This dataset corresponds to observations at PROPHET in July 2014, as described in Gunsch et al. 2018, Atmospheric Chemistry & Physics.
Long-range aerosol transport affects locations hundreds of kilometers from the point of emission, leading to distant particle sources influencing rural environments that have few major local sources. Source apportionment was 5 conducted using real-time aerosol chemistry measurements made in July 2014 at the forested University of Michigan Biological Station near Pellston, Michigan, a site representative of the remote forested Great Lakes region. Size-resolved chemical composition of individual 0.5–2.0 µm particles was 10 measured using an aerosol time-of-flight mass spectrometer (ATOFMS), and non-refractory aerosol mass less than 1 µm (PM1) was measured with a high-resolution aerosol mass spectrometer (HR-AMS). The field site was influenced by air masses transporting Canadian wildfire emissions and ur15 ban pollution from Milwaukee and Chicago.
Atmospheric trace gas and particulate matter chemistry were measured at PROPHET in July 2014 to improve our understanding of aerosol source contributions in the upper midwest US.
Air was sampled from 34 m a.g.l.
TSI model 3800 aerosol time-of-flight mass spectrometer (ATOFMS); Aerodyne high-resolution aerosol mass spectrometer; TSI model 3936 scanning mobility particle sizer; TSI model 3321 aerodynamic particle sizer; Thermo Scientific model 49 ozone analyzer
Measurements of ozone, sensible heat, and latent heat fluxes and plant physiological parameters were made at a northern mixed hardwood forest located at the University of Michigan Biological Station in northern Michigan from June 27 to September 28, 2002. These measurements were used to calculate total ozone flux and partitioning between stomatal and non-stomatal sinks. Total ozone flux varied diurnally with maximum values reaching 100 8mol m-2 h-1 at midday and minimums at or near zero at night. Mean daytime canopy conductance was 0.5 mol m-2 s-1. During daytime, non-stomatal ozone conductance accounted for as much as 66% of canopy conductance, with the non-stomatal sink representing 63% of the ozone flux. Stomatal conductance showed expected patterns of behaviour with respect to photosynthetic photon flux density (PPFD) and vapour pressure defecit (VPD). Non-stomatal conductance for ozone increased monotonically with increasing PPFD, increased with temperature (T) before falling off again at high T, and behaved similarly for VPD. Day-time non-stomatal ozone sinks are large and vary with time and environmental drivers, particularly PPFD and T. This information is crucial to deriving mechanistic models that can simulate ozone uptake by different vegetation types.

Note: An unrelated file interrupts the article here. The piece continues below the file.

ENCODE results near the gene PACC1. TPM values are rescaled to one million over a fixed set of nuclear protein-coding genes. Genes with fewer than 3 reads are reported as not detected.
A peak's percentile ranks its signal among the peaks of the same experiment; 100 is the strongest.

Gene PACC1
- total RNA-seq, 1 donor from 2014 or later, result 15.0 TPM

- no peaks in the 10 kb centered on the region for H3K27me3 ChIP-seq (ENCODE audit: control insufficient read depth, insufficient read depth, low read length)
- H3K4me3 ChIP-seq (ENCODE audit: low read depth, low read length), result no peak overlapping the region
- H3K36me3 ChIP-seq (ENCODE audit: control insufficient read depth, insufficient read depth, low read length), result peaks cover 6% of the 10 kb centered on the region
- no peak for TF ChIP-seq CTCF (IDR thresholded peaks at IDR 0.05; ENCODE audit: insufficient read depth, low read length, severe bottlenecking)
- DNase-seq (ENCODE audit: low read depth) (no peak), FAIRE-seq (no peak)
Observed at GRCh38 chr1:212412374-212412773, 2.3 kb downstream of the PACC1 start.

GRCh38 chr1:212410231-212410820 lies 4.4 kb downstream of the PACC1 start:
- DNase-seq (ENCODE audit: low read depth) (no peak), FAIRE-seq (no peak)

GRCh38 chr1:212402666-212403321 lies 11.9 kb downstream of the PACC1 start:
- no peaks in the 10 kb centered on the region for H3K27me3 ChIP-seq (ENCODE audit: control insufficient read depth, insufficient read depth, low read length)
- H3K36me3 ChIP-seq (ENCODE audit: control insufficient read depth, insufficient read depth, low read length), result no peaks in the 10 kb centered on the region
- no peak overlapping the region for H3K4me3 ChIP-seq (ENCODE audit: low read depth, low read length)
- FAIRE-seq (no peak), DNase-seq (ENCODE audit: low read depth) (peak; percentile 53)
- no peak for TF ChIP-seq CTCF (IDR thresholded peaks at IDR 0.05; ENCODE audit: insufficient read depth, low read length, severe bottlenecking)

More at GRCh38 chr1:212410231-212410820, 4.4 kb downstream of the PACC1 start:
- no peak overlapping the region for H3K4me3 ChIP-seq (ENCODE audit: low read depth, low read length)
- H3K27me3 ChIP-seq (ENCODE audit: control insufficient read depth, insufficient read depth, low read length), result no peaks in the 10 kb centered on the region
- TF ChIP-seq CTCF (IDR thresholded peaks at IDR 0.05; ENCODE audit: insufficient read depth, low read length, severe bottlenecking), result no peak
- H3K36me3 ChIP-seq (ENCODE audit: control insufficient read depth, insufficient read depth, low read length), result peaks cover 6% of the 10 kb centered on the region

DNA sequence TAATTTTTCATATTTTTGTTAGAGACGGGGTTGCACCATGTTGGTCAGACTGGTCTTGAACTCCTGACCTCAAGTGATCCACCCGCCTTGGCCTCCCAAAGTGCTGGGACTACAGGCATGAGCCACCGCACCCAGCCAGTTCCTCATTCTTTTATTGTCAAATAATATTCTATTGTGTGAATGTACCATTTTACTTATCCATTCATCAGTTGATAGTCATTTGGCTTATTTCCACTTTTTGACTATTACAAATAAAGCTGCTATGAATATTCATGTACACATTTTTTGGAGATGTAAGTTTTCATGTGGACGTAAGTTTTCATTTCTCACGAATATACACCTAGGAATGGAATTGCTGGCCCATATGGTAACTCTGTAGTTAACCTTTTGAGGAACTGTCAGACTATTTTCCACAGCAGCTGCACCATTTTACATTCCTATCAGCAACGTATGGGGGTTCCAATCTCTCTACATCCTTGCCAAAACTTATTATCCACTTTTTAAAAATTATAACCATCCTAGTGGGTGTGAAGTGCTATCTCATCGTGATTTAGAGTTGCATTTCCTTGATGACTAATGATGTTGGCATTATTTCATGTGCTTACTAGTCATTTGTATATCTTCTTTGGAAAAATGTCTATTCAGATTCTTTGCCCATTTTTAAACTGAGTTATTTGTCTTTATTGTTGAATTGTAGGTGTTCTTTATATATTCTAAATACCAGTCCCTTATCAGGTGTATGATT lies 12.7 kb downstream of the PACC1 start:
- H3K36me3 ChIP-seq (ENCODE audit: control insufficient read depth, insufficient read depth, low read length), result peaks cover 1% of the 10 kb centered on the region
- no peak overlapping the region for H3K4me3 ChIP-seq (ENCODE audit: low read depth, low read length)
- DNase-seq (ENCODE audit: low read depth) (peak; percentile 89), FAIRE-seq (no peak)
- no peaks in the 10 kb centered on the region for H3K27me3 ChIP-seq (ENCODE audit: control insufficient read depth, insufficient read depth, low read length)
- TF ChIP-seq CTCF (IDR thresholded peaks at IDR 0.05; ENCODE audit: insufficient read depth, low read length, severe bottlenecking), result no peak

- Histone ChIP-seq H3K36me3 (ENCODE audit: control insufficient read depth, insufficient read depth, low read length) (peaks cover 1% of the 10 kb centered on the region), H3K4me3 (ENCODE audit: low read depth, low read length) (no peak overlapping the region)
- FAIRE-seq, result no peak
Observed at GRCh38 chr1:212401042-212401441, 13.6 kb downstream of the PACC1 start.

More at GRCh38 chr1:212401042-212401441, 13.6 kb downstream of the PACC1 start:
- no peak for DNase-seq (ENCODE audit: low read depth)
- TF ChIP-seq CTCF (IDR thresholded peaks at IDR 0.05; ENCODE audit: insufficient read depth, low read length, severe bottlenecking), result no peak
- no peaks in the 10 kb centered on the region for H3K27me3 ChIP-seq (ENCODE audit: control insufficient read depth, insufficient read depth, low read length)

These measurements and post processing were repeated in 2003, 2004, and 2005 at varying time intervals.
Above-canopy fluxes of ozone were measured from the 35 m PROPHET tower. The ozone sample inlet and sonic anemometer were located 33 m above ground and the air sample was transported to the detector via a 40 m length of 5/8-in. Teflon tubing. The residence time from sample inlet to the detector in the laboratory at the base of the tower was typically less than 25 s. Wind speed and direction (Wind Monitor-RE, R. M. Young Company, USA), pressure (Barometric Pressure Sensor Model 61201, R. M. Young Company, USA), temperature and relative humidity (MP100, Rotronics Instrument Corp, USA) are measured continuously at the top of the PROPHET tower (Carroll et al., 2001). An open-path infrared gas analyzer (IRGA) (Auble and Meyers, 1992) was co-located with the sonic anemometer (K- configuration, ATI, USA) to measure water and CO2 concentration (Pressley et al., 2005). Photosynthetic photon flux density (PPFD) (LI-190SZ, Li-Cor, USA) was measured on the adjacent Ameriflux tower (Schmid et al., 2003), which is located 132 m north–northeast of the PROPHET tower.